Smoking Addiction: Why are Cigarettes Addictive?

By Dr. Annie Macpherson
Updated: 2019-09-14

The Science of Nicotine Addiction

What Is Nicotine Addiction

Nicotine enters your bloodstream via your lungs when you smoke or vape, and quickly reaches your brain, where it exerts its addictive effects. Nicotine stimulates dopamine production and release. Dopamine is a neurotransmitter, the most important chemical in our brain’s reward and pleasure pathways. We enjoy smoking because nicotine triggers the activity of your brain’s reward centers by increasing dopamine production.

Your brain will develop an addiction to nicotine after only a few exposures. This is because your brain quickly adjusts to the increased dopamine production caused by nicotine, and reduces other pathways so that your dopamine levels remain stable. This means that smokers need nicotine to maintain normal brain dopamine levels. This also means that smokers only really feel comfortable when they have nicotine in their system.

When you smoke, you also develop a non-chemical, psychological addiction to nicotine. This is based on the rituals, habits, feelings and friendships you previously associated with smoking. Psychological smoking addiction can be just as hard to break as the physical addiction to nicotine.

Cravings

Cravings

Dopamine at a neuronal junction in the brain. When dopamine is released, it stimulates dopamine receptors on other neurons, exciting the reward pathways in the brain

Cravings are what a smoker experiences when blood nicotine levels become lower than what their brain has adjusted to.

The longer you smoke, and the more you smoke, the more your brain will depend on nicotine to maintain healthy dopamine levels. This is why heavy or long-term smokers experience earlier (and worse) cravings and nicotine withdrawal symptoms than light smokers.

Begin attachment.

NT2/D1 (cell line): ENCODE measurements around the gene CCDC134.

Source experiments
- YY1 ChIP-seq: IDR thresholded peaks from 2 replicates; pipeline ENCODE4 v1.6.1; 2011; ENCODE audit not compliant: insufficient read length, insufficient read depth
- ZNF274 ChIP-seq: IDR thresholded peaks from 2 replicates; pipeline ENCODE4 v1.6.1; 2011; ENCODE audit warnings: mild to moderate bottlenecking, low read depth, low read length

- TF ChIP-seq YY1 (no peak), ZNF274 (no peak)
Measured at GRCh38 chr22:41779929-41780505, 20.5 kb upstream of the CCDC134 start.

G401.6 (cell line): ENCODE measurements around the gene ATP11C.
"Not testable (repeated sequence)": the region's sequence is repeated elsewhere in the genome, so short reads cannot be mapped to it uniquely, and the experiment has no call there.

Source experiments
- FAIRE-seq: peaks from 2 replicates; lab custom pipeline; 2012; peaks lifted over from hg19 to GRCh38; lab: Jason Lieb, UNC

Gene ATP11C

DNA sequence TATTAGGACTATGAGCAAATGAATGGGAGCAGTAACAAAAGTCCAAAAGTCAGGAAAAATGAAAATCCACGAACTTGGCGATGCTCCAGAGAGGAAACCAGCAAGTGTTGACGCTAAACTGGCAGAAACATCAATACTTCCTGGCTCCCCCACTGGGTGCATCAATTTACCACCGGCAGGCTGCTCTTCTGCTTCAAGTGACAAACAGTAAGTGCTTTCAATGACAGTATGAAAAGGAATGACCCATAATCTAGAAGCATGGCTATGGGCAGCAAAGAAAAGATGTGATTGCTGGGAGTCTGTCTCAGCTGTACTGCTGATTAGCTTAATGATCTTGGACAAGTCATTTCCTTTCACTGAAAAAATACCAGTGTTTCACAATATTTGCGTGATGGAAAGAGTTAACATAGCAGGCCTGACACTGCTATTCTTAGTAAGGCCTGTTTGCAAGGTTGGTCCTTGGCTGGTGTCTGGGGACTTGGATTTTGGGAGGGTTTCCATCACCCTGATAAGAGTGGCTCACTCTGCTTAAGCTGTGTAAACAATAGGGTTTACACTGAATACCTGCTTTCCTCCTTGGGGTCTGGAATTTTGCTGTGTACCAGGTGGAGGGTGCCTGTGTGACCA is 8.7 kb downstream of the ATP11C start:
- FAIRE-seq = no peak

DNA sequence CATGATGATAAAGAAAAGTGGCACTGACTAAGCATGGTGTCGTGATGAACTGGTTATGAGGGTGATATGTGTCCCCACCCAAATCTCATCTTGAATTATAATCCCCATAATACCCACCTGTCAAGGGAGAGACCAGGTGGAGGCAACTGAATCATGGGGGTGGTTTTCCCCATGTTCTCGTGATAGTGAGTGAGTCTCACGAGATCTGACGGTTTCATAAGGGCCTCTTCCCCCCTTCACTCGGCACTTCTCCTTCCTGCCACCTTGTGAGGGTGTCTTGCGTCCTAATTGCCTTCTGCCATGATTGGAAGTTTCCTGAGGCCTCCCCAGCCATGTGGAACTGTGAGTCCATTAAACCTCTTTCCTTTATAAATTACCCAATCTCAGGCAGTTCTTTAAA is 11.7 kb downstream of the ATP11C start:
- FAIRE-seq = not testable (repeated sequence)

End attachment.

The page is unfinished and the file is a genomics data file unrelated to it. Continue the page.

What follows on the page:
Cravings are strong and subtle at the same time, as your brain finds ways to remind you it needs nicotine. Some people find smoking a subconscious habit; their brain has experienced subtle cravings and reminded them to light up without them even realising. Experiencing cravings, or simply wanting to avoid or stave them off, is one aspect of smoking that makes it so addictive. It becomes easy to just take another cigarette and think about quitting later. The unpleasantness of cravings when you do not smoke, and the stimulation of reward pathways when you do smoke, makes nicotine a highly addictive substance.

Withdrawal Symptoms

Nicotine withdrawal is what your body experiences as the nicotine levels in your body decrease.

It is unpleasant as your brain struggles to generate enough dopamine to effectively run your pleasure and reward pathways without the support of nicotine. After a long enough period (normally about 1 week), your brain will have re-adjusted to life without nicotine, and you will be able to produce healthy levels of dopamine again.

Nicotine withdrawal can be intense, lasting several days before symptoms decrease in severity. Nicotine withdrawal symptoms include the following:

Symptoms

  • Shakes
  • Constipation
  • Increased appetite
  • Depression, anxiety and irritability
  • Difficulty concentrating
  • Cravings

Cutting down or using nicotine replacement therapies (NRTs) like patches and e-cigarettes will help reduce withdrawal symptoms, increasing your likelihood quitting successfully.